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Gordon State College Pumped $130 Million into Regional Economy During FY 17

Posted on Tuesday, December 04, 2018

Gordon State College contributed nearly $130 million to the regional economy and provided 1,310 jobs in fiscal year 2017, according to a report released Monday by the University System of Georgia.

The fiscal year spanned July 1, 2016, to June 30, 2017.

Of the college’s total job impact, 325 exist on campus with 985 off-campus jobs that exist due to institution-related spending.

According to the report, spending by GSC students accounted for $75 million of the $130 million contributed to the regional economy.

There are approximately 3,700 students enrolled at Gordon State College.

“It is impressive to note Gordon’s economic contribution to the region,” said GSC President Kirk A. Nooks. “The jobs we provide and the services we engage are critical to sustaining a vibrant economy. As the college continues to grow and thrive, we will expect even greater possibilities in the years to come.”

The report showed that the University System of Georgia had a $16.8 billion economic impact on the state, that the USG created 163,754 jobs last year, and that 2.2 of those jobs were created for every one USG job in an institution’s home town.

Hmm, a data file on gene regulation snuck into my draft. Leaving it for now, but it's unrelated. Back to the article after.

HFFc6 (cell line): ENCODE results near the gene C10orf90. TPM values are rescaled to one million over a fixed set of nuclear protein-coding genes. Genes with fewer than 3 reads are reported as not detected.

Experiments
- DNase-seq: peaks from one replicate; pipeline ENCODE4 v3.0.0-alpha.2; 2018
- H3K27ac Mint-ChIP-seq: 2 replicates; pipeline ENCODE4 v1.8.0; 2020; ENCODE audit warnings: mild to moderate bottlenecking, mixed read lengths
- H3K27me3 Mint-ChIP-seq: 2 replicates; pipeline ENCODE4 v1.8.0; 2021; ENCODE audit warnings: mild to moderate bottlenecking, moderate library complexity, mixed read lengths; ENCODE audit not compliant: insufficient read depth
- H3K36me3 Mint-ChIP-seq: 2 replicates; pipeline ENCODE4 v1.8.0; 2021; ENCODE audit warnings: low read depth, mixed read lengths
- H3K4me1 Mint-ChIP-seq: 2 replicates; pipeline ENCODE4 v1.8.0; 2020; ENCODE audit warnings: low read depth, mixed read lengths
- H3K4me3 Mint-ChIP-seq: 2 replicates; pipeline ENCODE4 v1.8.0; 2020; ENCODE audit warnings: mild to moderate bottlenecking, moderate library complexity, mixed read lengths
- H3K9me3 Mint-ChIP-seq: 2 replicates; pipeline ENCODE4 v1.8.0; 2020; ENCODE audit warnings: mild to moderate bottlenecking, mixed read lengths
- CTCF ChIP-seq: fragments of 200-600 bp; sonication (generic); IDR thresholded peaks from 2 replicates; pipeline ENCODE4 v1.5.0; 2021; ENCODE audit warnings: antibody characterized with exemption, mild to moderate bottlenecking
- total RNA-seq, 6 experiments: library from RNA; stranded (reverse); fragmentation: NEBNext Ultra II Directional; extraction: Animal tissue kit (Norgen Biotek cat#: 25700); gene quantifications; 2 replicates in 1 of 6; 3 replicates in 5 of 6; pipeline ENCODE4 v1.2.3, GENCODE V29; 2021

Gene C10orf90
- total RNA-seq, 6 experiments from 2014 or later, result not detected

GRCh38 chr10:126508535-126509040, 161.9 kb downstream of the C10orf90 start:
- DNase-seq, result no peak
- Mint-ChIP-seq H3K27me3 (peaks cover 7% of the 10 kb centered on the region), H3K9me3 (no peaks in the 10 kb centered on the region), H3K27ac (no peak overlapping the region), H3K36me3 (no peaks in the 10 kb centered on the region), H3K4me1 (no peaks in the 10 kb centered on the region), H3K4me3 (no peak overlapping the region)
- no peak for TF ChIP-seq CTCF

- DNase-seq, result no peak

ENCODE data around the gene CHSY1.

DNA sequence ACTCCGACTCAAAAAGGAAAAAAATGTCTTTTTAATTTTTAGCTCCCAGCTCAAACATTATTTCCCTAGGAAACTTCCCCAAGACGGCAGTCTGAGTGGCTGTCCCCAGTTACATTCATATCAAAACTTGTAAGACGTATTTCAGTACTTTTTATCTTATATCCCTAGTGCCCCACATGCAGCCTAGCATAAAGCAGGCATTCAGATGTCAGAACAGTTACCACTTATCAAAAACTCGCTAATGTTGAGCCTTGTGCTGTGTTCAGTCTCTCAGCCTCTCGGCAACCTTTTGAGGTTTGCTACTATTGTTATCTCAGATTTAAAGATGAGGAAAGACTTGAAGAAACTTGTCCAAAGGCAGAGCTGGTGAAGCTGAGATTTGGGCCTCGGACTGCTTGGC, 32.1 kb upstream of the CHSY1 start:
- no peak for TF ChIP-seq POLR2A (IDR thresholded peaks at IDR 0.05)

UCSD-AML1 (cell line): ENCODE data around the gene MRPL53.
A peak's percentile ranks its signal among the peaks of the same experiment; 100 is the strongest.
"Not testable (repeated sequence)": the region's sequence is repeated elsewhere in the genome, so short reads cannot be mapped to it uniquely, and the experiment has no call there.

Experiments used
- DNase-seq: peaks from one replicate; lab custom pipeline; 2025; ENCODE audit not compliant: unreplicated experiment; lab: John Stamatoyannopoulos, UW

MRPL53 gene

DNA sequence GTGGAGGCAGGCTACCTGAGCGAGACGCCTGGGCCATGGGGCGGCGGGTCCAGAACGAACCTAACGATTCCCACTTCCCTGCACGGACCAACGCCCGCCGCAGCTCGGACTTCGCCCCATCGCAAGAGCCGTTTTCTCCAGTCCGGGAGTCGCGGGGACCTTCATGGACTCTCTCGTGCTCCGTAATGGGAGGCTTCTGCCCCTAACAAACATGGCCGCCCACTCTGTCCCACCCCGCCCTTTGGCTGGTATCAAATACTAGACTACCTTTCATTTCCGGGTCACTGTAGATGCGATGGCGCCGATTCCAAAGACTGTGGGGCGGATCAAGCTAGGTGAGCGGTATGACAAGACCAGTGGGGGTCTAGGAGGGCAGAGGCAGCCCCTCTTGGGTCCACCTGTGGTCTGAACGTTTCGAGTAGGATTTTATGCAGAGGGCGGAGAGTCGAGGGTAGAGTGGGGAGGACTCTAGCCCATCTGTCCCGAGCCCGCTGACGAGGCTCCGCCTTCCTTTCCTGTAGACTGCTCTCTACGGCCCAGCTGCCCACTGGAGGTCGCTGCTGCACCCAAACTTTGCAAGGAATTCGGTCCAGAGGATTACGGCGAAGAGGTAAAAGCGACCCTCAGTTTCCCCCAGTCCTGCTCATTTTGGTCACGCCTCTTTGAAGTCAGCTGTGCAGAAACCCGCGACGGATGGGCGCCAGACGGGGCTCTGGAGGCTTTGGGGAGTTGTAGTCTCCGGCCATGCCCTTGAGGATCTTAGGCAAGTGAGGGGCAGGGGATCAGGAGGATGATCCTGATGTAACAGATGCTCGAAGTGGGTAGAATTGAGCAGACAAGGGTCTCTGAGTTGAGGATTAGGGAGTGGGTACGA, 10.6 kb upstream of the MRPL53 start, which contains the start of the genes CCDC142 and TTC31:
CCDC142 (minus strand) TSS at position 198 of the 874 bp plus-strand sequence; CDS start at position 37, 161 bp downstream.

“As we strive to graduate more students, keep college affordable and increase the efficiency in delivering education, it’s important to keep in mind that higher education is an investment, and from these numbers, it’s a smart one,” said USG Chancellor Steve Wrigley. “Communities across our state and the state as a whole are benefitting from the economic engine that is the USG and its 26 institutions.”

The economic impact demonstrates that continued emphasis on colleges and universities as a pillar of the state’s economy translates into jobs, higher incomes and greater production of goods and services.

The annual study is conducted on behalf of the Board of Regents by Jeffrey M. Humphreys, Ph.D. director of the Selig Center for Economic Growth in the University of Georgia’s Terry College of Business.

The entire study can be found here: https://tinyurl.com/y7hlv582